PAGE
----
Best Checking Accounts for Teens

Opening a teen checking account provides an excellent opportunity for them to learn about financial responsibility while they’re still in school.

Don’t we all wish that someone had taught us more about money management when we were younger?

I personally would have liked to know more about maintenance fees, savings accounts, and hidden costs before having to discover all of that on my own.

Another big advantage of having a bank account as a teen is convenience. It’s easier for teens and their parents to be on top of spending and savings.

Plus, it’s important to have money always available at the ATM in case of an emergency while traveling, and, really, anytime!

In This Article

4 Best Teen Checking Accounts

Here are the top 4 teen checking accounts you can open today:

  1. 🏆 Capital One MONEY: The Best Online-Only Teen Checking Account
  2. Wells Fargo Clear Access Banking: The Best Brick-and-Mortar solution
  3. USAA Youth Spending Account: A special teen account for military families
  4. Alliant Teen Checking Account: The Best overall with a unique 0.25% APY

1. Capital One MONEY “Capital

Best For: Online-Only Teen Checking Account

Capital One has a banking account dedicated to teens only, called the MONEY account.

One of the perks of this account is that it’s completely online, which means lower fees and higher interest rates than brick-and-mortar counterparts, plus it pays a 0.10% annual percentage yield (APY) on all balances.

There are no fees or minimum amounts of deposit required to open the Capital One online account. It’s straightforward to set up; you can do it using a simple app on your phone—no appointment or waiting in line needed.

Capital one mobile banking app requires each teen to have an adult co-owner of the banking account, and they both receive separate login information.

After opening the account, the teens will receive a Capital One Mastercard debit card for kids and will be able to withdraw money from the 40,000 Capital One/ Allpoint ATMs for free.

The parents can check on the account’s activity, make a direct deposit, and even lock and unlock the card at any time. It is also possible to get alerts for every transaction.

When the teenager turns 18, he/she can transfer the balance from the teen account to a regular account with Capital One.

Pros:

  • Easy and convenient online setup and transactions
  • No fees or minimum balance
  • 0.10% APY
  • Many ATMs all over the country and free ATM withdrawals
  • Good parental control
  • Available only online/ mobile app

Cons:

  • Online banking only

 

2. Wells Fargo Clear Access “Wells

Best For: Brick-and-Mortar Banking for Teens

Clear Access Banking is Well Fargo’s new banking account for teens.

The minimum age to set up a Clear Access Banking account is 13, and teens 13 to 16 years old must have an adult co-owner of the checking account.

From 17+, they can set up their own account or opt for a joint one, as they wish.

Moreover, all teens (13-17 years old) are required to open their accounts in a Wells Fargo brick-and-mortar branch. They will then use online tools to check their balance, add or transfer money from a computer or a mobile banking app.

The account comes with a debit card and the possibility to withdraw money from over 13,000 Wells Fargo ATMs, but pay attention to out-of-network ATM fees. Wells Fargo charges $2.50 for domestic ATM use and $5 for international ATM use at non-Wells Fargo ATMs.

The Clear Access Banking account has no maintenance fees for primary account holders between 13 and 24. After that, the fee will be $5 a month. It also requires a $25 minimum deposit to be opened.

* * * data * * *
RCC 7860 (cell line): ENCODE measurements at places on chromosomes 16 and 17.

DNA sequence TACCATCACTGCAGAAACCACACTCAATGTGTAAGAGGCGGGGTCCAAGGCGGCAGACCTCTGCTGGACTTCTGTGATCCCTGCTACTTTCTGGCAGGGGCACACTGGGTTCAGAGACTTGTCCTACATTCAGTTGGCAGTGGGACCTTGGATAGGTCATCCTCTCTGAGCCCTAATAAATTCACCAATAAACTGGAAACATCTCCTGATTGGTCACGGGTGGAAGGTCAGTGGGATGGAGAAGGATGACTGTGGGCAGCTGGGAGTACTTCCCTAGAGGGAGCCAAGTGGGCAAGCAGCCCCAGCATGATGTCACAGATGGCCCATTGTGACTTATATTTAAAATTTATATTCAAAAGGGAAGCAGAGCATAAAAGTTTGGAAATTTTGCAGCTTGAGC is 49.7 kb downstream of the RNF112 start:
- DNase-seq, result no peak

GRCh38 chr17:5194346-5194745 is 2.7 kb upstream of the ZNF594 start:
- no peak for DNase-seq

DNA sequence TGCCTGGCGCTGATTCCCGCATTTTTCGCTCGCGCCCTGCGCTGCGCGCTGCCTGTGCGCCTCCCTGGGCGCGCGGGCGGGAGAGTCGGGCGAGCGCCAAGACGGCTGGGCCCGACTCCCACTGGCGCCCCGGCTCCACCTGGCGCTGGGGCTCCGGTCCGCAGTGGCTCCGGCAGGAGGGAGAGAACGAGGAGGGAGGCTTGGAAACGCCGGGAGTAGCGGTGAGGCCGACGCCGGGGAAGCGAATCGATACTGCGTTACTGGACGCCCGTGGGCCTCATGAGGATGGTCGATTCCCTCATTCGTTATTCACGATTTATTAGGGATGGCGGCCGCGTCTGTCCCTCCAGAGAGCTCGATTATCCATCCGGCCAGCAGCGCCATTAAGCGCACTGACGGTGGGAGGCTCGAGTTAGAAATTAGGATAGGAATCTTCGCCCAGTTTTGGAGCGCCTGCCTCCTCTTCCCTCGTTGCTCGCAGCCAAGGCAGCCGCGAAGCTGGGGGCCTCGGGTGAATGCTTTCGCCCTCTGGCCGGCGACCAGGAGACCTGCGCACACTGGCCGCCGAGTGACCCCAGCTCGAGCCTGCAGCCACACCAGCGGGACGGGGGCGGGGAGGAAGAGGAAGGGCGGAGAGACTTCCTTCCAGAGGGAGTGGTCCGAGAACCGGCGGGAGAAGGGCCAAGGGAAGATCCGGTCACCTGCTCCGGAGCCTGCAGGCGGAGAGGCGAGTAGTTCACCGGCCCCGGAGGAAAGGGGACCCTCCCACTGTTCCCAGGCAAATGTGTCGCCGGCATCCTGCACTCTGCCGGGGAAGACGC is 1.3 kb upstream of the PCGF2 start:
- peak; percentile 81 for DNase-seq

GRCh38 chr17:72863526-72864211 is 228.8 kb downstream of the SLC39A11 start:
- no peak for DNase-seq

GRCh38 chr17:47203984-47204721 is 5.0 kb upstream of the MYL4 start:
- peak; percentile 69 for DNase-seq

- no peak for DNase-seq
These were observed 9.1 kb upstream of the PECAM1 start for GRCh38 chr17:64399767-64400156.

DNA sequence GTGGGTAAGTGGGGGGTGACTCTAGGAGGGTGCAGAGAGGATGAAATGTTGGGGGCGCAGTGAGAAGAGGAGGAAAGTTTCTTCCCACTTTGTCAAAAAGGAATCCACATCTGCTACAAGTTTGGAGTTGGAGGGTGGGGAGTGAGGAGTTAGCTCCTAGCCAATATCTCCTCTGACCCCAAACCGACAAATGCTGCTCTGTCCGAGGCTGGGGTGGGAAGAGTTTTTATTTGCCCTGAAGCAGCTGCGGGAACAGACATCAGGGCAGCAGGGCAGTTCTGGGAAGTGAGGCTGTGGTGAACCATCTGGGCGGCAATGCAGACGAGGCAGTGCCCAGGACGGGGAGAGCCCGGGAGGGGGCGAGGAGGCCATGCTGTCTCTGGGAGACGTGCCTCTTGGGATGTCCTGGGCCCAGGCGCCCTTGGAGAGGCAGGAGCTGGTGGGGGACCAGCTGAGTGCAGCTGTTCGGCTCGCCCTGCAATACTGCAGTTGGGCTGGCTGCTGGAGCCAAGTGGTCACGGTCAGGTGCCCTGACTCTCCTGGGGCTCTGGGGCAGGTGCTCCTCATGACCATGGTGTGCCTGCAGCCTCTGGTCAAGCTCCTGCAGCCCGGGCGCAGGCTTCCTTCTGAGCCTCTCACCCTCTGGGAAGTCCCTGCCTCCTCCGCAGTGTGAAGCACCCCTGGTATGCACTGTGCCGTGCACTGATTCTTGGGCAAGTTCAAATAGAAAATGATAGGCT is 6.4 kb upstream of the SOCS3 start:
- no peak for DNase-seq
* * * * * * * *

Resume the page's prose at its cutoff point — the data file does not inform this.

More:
On the plus side, Wells Fargo doesn’t charge any overdraft fees or non-sufficient funds (NSF) fees. There are no risks of over-drafting the account because Wells Fargo doesn’t allow overdraft protection or services.

Pros:

  • No overdraft or non-sufficient funds (NSF fees)
  • From 17 years old, no joint account needed
  • Available online/mobile apps
  • No maintenance fees (for 13-24-year-olds)

Cons:

  • A minimum deposit of $25 is required to open the account.
  • Must go to a branch to set up the account, no online only for teens.
  • Extra fees for ATM withdrawals out of Well Fargo’s ATM networks.
  • $5 a month starting from the 25th birthday.

3. USAA Youth Spending Account

Best For: Teen Banking for Miliatry Families

USAA Federal Saving Bank has a Youth Spending Account for military kids only. This account can be a long-term investment since, on the teen’s 18th birthday, it automatically transitions to a regular USAA banking account for adults.

USAA thought about the needs of military families with this account. It has a very easy-to-use website and mobile app with 24/7 support wherever you are, which is very important for military families that can move very often.

A debit card is available upon request and at no additional cost, which you can use in more than 60,000 USAA compatible ATMs.

USAA charges no fees for the first 10 ATM withdrawals from any U.S. bank. After that, it charges $2 for every withdrawal (except the ones made at a USAA ATM).

A fee refund of up to $15 for other U.S. bank ATM usage is available per monthly statement cycle. You can withdraw money from a non-U.S. location, but it will cost you a 1% fee every time.

This checking account for teens has no maintenance fees and can be set up with only $25 of minimum opening deposit. After that, there is no minimum amount of money that you must keep in the account.

Balances starting from $1,000 also earn a 0.01% APY (Annual Percentage Yield).

Parents have several ways to check on the teen’s activity on the banking account. They can sign up for alerts, transfer money, and limit the teens’ freedom to transfer or deposit money in the account.

Adults can also choose to add overdraft protection.

Pros:

  • Flexible parental control
  • Available online/ mobile app
  • 0.01% APY with an account balance of $1000 or more
  • 60,000 available ATMs
  • No maintenance fees
  • Military friendly
  • No minimum balance (after a minimum opening deposit of $25)

Cons:

  • Military only (if you are not in the military, it’s not available to you)
  • At least $25 to open the account
  • ATM fees

 

4. Alliant Credit Union Teen Checking “Alliant

Best For: Overall Teen Checking Account

Alliant’s Credit Union Teen Checking is definitely one of the best solutions for teens looking to open a banking account.

It’s a completely free checking account with no monthly maintenance fee or minimum balance requirement.